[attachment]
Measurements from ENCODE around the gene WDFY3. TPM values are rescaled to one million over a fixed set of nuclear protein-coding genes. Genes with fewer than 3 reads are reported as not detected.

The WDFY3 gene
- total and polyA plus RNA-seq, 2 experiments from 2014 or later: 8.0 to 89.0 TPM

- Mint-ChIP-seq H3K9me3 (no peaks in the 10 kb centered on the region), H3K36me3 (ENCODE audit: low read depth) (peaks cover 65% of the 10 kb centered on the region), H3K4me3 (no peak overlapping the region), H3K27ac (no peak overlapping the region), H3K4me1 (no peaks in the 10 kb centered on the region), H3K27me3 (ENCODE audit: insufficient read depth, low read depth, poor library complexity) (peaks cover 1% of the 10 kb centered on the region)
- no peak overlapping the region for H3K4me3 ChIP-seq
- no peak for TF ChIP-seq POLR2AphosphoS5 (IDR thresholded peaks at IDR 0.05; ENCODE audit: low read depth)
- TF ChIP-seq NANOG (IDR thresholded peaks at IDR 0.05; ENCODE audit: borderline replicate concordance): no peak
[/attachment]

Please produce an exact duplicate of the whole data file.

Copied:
Measurements from ENCODE around the gene WDFY3. TPM values are rescaled to one million over a fixed set of nuclear protein-coding genes. Genes with fewer than 3 reads are reported as not detected.

The WDFY3 gene
- total and polyA plus RNA-seq, 2 experiments from 2014 or later: 8.0 to 89.0 TPM

- Mint-ChIP-seq H3K9me3 (no peaks in the 10 kb centered on the region), H3K36me3 (ENCODE audit: low read depth) (peaks cover 65% of the 10 kb centered on the region), H3K4me3 (no peak overlapping the region), H3K27ac (no peak overlapping the region), H3K4me1 (no peaks in the 10 kb centered on the region), H3K27me3 (ENCODE audit: insufficient read depth, low read depth, poor library complexity) (peaks cover 1% of the 10 kb centered on the region)
- no peak overlapping the region for H3K4me3 ChIP-seq
- no peak for TF ChIP-seq POLR2AphosphoS5 (IDR thresholded peaks at IDR 0.05; ENCODE audit: low read depth)
- TF ChIP-seq NANOG (IDR thresholded peaks at IDR 0.05; ENCODE audit: borderline replicate concordance): no peak